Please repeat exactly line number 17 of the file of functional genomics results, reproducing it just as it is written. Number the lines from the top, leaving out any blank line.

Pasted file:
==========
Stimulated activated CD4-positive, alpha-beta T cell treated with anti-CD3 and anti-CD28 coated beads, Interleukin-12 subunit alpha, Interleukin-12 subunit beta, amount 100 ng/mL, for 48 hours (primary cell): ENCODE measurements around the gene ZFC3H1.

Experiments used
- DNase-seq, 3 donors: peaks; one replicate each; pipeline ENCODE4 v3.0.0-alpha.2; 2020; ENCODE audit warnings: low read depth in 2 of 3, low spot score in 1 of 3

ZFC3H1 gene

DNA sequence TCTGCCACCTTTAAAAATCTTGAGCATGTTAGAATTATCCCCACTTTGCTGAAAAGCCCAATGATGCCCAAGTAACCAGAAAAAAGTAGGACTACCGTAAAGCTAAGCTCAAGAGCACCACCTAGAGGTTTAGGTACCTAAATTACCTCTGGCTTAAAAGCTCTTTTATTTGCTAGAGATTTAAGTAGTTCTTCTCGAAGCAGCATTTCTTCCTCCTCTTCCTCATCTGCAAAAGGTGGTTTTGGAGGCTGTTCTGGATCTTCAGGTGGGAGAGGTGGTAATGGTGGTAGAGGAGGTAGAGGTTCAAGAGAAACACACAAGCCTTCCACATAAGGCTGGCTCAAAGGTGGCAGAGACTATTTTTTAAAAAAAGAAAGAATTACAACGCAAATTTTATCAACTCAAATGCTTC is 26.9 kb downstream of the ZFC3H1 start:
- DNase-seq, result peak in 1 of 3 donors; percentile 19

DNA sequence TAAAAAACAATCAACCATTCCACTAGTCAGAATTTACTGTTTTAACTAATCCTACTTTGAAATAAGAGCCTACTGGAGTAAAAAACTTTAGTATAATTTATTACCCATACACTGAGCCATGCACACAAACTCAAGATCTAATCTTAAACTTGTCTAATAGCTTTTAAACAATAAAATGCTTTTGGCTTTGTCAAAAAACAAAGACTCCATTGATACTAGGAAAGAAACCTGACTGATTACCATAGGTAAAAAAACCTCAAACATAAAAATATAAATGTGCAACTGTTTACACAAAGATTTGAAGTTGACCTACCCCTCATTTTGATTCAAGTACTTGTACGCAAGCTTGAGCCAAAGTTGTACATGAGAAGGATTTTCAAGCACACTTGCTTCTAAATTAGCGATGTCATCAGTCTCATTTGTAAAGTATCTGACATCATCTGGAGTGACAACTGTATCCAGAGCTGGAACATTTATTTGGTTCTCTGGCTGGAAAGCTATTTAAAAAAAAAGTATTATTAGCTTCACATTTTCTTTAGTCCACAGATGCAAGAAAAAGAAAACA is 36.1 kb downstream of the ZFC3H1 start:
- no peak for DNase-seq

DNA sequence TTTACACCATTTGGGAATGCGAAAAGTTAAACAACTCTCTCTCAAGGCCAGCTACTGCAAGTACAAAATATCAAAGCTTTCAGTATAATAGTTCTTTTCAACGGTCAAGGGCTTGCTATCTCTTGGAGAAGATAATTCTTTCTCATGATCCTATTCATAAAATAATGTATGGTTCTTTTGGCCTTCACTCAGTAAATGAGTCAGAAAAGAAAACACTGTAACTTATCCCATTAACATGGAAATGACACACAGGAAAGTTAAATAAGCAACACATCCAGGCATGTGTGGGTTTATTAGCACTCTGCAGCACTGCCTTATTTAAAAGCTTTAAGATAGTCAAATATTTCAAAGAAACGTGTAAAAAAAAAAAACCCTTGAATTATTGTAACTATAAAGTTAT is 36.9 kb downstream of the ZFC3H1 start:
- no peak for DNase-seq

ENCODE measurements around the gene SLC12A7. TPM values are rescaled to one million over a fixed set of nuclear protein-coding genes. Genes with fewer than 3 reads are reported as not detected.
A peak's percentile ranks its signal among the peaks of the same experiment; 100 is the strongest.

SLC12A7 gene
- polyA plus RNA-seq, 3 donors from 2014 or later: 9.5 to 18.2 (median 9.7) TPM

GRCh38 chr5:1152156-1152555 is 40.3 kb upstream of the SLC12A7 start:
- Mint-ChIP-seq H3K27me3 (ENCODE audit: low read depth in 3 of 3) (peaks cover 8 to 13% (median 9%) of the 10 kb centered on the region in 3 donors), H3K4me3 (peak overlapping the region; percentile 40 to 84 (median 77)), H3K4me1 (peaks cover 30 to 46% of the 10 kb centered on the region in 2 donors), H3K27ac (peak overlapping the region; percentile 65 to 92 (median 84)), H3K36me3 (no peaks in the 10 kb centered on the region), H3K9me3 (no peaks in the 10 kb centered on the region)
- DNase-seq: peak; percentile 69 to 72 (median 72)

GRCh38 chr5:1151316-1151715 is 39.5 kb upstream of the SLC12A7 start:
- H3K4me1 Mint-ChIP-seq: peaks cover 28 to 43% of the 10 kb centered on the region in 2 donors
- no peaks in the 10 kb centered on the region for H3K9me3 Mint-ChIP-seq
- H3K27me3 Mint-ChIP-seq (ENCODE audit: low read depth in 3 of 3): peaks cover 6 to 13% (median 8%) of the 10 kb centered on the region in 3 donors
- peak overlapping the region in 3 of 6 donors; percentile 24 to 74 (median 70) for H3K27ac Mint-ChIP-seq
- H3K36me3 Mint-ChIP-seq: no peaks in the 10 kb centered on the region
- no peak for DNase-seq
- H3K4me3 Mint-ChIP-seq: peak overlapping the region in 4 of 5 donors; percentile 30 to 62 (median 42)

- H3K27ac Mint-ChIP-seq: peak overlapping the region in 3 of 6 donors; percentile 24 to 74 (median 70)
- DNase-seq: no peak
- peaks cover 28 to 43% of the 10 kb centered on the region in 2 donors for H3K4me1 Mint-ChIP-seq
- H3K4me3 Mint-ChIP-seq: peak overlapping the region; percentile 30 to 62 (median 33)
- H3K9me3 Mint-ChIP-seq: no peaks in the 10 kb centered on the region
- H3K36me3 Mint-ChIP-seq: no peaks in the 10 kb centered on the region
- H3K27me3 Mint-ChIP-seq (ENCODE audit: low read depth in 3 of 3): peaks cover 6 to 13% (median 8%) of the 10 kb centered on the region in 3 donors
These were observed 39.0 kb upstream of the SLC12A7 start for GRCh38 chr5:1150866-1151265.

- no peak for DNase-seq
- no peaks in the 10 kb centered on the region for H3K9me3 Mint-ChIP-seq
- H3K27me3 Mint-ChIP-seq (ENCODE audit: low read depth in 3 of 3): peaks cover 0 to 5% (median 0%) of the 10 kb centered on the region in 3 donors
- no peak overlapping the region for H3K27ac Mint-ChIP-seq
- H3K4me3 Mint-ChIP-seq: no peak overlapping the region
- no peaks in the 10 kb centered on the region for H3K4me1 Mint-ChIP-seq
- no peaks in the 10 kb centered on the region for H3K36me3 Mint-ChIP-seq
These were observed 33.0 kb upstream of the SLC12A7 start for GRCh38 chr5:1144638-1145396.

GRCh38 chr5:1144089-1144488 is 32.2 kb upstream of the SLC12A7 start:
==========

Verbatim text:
- DNase-seq: peak; percentile 69 to 72 (median 72)